This Revolution is Twitterized #jan25 #egypt

Gigi Ibrahim, Cairo, Egypt, Twitter:@Gsquare86 - Cairo, Egypt

Gigi Ibrahim, Cairo, Egypt, Twitter:@Gsquare86

They’re liquid, mobile, digital savvy, adaptive Warriors fighting a nasty regime, surrounded by enemies with sticks and knives and Molotov cocktails but they go on fighting with the powerful weapon … Twitter. This revolution is Twitterized more than any other.

Bloggers have an obligation to echo the reports streaming from Tahrir Square and elsewhere in Egypt and around the Arab world to create a great echo through the Internet of the struggles of people to communicate and peacefully protest. Shutting down the Internet for a week in Egypt was a reminder, if we needed any, that one of the first moves of a dictatorial regime is to cut off the means of communication and harass, attack and attempt to control the media. We are the media. #jan25 #egypt #Tahrir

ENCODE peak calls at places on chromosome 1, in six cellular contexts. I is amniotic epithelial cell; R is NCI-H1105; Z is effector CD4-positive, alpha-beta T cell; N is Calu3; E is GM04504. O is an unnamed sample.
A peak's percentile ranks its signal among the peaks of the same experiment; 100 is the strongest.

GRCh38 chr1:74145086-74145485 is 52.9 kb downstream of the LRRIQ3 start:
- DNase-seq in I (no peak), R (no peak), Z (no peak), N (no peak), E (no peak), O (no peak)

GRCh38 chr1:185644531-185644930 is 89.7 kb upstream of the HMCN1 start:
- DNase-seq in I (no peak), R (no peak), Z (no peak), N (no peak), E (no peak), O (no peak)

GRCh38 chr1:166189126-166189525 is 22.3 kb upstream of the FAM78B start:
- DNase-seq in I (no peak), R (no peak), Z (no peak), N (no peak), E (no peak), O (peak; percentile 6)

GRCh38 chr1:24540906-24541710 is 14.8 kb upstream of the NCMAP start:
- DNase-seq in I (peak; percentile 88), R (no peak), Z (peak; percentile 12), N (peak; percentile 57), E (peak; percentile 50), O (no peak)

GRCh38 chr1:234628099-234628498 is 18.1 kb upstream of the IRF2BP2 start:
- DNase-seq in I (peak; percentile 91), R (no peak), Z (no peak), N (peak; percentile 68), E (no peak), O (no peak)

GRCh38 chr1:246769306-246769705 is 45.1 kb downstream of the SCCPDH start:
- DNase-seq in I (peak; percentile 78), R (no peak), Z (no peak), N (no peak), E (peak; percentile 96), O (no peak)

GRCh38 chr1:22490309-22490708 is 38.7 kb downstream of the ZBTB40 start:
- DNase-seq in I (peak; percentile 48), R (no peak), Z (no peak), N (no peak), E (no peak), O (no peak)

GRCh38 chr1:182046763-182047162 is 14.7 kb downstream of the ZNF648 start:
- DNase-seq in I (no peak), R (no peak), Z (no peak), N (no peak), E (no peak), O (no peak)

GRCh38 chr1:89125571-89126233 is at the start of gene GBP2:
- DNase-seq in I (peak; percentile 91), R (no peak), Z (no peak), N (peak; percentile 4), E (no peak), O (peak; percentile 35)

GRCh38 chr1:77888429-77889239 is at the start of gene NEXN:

Twitter: @Alaa @RamyRaoof @aGharbeia @monasosh @Sandmonkey @WaelAbbas @3arabawy

RamyRaoof on Bambuser - raw, live footage on the ground mobile video the the web from the heart of Tahrir Square where they are powering the revolution through public electricity. The adaptable digital revolutionary.

Could U.S. Shut Down the Internet? CNN

Twitter:  Americans from New York doing a solidarity march in Tahrir chanting ‘free free Egypt’ #Tahrir

Young Sudanese Start Protest Movement by Jeffrey Gettleman, NY Times

NAIROBI, Kenya — The messages starting going up on Facebook about two weeks ago, to any Sudanese who cared.

“The people of Sudan will not remain silent anymore,” said a Facebook group called Youth for Change. “It is about time we demand our rights and take what’s ours in a peaceful demonstration that will not involve any acts of sabotage.”

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